Nova Scotia

Halifax to have modified summer day camps this year

Highlights include outdoor half-day camps for children between six and 12. There will be "virtual opportunities" for older youth.

Information on how to register will be released once the public health guidelines are confirmed

The Halifax Regional Municipality says it will be offering modified summer day camps for children between six and 12 from July 13 to Aug. 28. (Shutterstock)

Day camps run by the Halifax Regional Municipality are back on this summer, but with modifications to account for COVID-19.

On Thursday, the municipality said it would be offering modified summer day camps for children between six and 12 from July 13 to Aug. 28.

Public health guidelines for the camps are still in the process of being confirmed. Once those requirements are met, camps will be offered at select facilities during the following sessions:

  • Weekday morning camp, which is one week of sessions from 9 a.m. to noon.
  • Weekday afternoon camp, which is one week of sessions from 1:30 p.m. to 4:30 p.m.

The half-day camps allow the option "to maximize the number of participants while following public health protocol and ensuring safe physical distancing," the municipality said in a news release.

Most of the camps will be held outside so people can physically distance from one another. If the weather doesn't allow outdoor activities, the camps will be moved inside unless it has been designated as an exclusively outdoor camp.

The Discovery Centre's immersive dome theatre is shown. The Halifax museum will be hosting day camps this summer. (Discovery Centre)

Camps for preschool-age children will not be offered this summer due to "difficulty enforcing physical distancing requirements for this age group," the municipality said.

There also won't be camps for youth 13 to 24, but the municipality said there would be "virtual opportunities" for them. These opportunities will include, but are not limited to:

  • Employment skills, like preparing a resumé.
  • Conversations on the environment.
  • Conversations on the upcoming municipal election.
  • The youth services plan committee.

There will not be a youth leadership program offered this summer "due to group gathering requirements and health restrictions."

Information on how to register will be released once the public health guidelines are confirmed.

N.S. releases day camp guidelines

On Friday, the Nova Scotia government posted its return-to-day-camp guide online.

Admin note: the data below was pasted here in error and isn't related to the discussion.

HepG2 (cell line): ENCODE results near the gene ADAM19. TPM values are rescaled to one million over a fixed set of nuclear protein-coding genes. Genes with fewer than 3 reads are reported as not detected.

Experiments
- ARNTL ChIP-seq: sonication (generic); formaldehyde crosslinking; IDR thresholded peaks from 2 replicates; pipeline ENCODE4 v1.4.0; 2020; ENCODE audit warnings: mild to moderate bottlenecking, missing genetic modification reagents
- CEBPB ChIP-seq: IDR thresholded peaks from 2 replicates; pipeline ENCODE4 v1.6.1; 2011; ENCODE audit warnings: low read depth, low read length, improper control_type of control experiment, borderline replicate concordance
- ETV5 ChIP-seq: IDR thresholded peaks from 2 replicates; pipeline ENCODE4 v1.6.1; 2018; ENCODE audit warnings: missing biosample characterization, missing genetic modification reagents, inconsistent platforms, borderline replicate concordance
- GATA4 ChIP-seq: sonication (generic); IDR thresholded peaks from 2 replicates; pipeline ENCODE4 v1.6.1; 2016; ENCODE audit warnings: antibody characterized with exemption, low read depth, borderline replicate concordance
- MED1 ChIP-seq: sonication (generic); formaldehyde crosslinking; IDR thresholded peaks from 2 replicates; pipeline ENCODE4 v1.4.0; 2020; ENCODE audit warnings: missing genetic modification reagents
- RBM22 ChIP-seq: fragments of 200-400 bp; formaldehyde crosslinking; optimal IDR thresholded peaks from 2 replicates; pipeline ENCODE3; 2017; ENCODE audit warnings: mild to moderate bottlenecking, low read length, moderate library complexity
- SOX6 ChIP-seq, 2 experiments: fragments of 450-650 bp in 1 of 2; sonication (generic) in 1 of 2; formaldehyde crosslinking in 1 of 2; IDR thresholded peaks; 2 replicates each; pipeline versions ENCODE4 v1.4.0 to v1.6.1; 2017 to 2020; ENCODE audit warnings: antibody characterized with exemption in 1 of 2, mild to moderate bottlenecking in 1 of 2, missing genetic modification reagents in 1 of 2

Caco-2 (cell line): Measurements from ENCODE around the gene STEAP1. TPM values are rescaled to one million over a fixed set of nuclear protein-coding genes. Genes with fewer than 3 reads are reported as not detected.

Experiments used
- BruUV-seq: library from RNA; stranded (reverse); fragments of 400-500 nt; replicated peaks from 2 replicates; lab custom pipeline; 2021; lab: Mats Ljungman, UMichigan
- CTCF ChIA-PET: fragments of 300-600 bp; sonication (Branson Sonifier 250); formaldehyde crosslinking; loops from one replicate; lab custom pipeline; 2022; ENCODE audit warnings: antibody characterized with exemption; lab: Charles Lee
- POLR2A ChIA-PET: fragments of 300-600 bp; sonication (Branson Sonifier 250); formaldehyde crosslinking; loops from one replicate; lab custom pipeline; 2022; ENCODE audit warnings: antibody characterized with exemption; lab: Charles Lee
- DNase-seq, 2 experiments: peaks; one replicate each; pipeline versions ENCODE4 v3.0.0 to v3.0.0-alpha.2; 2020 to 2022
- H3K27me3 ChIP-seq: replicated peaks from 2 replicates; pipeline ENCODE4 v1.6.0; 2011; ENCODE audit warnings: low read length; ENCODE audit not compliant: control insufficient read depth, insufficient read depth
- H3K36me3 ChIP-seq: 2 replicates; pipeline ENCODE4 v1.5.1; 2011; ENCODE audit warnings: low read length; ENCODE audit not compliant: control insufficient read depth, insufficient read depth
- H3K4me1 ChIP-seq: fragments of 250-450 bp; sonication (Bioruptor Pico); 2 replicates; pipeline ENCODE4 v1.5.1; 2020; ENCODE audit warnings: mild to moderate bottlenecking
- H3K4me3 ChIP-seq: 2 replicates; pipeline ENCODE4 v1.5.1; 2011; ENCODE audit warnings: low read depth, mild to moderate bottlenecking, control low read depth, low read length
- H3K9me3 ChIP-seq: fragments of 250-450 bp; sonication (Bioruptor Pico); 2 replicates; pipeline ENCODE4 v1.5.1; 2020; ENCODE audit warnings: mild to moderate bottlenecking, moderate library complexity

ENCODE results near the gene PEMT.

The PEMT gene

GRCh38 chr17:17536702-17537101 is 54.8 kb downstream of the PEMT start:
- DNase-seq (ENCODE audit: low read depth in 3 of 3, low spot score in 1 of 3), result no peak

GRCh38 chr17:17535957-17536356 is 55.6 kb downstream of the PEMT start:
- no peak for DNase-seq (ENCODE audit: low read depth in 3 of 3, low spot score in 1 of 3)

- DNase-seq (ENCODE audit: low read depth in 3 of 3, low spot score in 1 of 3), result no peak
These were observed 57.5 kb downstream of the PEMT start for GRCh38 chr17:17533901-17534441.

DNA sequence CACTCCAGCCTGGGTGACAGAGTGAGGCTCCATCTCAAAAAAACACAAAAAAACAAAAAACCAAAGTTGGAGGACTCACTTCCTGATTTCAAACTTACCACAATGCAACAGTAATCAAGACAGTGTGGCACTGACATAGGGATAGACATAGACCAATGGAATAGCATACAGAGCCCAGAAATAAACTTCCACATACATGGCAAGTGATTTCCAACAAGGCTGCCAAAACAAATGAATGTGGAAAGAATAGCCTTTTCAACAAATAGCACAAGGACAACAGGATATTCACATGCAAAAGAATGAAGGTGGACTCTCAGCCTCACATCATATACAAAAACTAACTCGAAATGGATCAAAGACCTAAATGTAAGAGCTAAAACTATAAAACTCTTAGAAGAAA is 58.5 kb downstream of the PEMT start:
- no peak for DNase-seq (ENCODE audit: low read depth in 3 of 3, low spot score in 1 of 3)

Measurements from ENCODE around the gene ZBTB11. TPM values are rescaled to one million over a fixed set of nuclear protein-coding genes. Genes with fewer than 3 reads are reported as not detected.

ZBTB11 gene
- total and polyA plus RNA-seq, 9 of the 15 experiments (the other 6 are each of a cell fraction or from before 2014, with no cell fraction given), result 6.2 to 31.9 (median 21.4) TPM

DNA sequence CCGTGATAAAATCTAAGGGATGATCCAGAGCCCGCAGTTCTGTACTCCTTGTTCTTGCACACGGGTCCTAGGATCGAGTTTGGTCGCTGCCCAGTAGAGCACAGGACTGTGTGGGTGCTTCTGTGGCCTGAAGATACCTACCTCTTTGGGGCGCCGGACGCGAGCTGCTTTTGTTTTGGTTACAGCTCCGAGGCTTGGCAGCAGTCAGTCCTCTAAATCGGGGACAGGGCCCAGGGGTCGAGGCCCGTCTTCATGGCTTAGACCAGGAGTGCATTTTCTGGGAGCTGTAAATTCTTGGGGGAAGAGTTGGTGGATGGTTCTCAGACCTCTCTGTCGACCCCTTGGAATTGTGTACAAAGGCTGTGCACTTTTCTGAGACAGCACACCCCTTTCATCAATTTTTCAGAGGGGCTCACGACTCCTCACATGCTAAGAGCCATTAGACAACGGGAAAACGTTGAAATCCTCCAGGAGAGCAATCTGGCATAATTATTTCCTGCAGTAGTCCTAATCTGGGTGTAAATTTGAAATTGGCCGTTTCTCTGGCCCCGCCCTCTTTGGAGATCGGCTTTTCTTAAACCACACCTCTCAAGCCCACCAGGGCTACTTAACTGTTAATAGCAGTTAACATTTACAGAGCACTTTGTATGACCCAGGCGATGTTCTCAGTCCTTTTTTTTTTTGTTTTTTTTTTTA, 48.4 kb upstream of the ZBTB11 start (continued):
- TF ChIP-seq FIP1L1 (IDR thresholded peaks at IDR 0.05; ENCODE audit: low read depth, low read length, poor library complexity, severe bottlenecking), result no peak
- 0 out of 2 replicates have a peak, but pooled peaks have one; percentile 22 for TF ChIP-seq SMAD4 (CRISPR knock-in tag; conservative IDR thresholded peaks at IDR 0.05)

It covers what different organizations running day camps have to do during the pandemic, including having a plan for people to stay at home if they become stick or have travelled outside Nova Scotia in the previous 14 days.

Camps also have to show how physical distancing and enhanced hygiene measures will be enforced. There also needs to be a plan for sanitizing high-touch surface areas and how to keep parents and guardians informed of all the rules.

Day camps have to keep daily attendance records of all staff and children in case of an outbreak. Groups cannot exceed 10 people.

Kids looking forward to camp

Henk van Leeuwen, CEO of the Boys and Girls Club of Greater Halifax, said nothing in the new list of guidelines surprised him. He said there's a lot of excitement for this summer.

"We've heard from our club families and we've heard from our club kids. We know they miss their friends, they miss their program leaders and we miss them," van Leeuwen told CBC Nova Scotia News at Six in an interview on Friday.

"So we're a vital community hub and lifeline and a fun distraction for kids right now. Because we also know and have heard that kids are experiencing a tough time."

Theatre camps improv COVID-19 guidelines

In an interview with CBC's Mainstreet Halifax on Friday, Laura Caswell, director of education at Neptune Theatre in Halifax said they're already planning workarounds for when camps start on July 2.

For example, camps for children age four to six have been reduced and there won't be any group singing. Caswell said there will be more of a focus on videos, too.

"I'm so relieved that everything has come through and now we have proper guidelines to follow and we're really ready to take on this challenge," Caswell said.

Chris O'Neill, executive director of Ross Creek Centre of the Arts in Canning, told Mainstreet everything needed to be rejigged to be exclusively day camps this summer.

O'Neill said the goal will be to make sure people are following the guidelines without making it feel so strict. She said some staff are going to turn those COVID-19 guidelines into games.

"We really feel strongly that this has taken a big emotional toll on kids and we want to try and relieve some of that burden," O'Neill said.

Summer camps at Discovery Centre

The Discovery Centre in Halifax decided last week to start offering in-person camps starting July 6. It's working with its existing registrations to determine further capacity because summer camp spots were filled in March.

The camps will be held Monday through Wednesdays. The Discovery Centre will be closed to the public on the days the camp is running.

The centre plans to have a slow opening, beginning in July and it will be operating to the public four days a week, Thursday to Sunday.

Some health protocols that will be followed include reducing the size of groups, controlled traffic flow, personal protective equipment for staff and enhanced cleaning in camper areas.

With files from Mainstreet Halifax and CBC Nova Scotia News at Six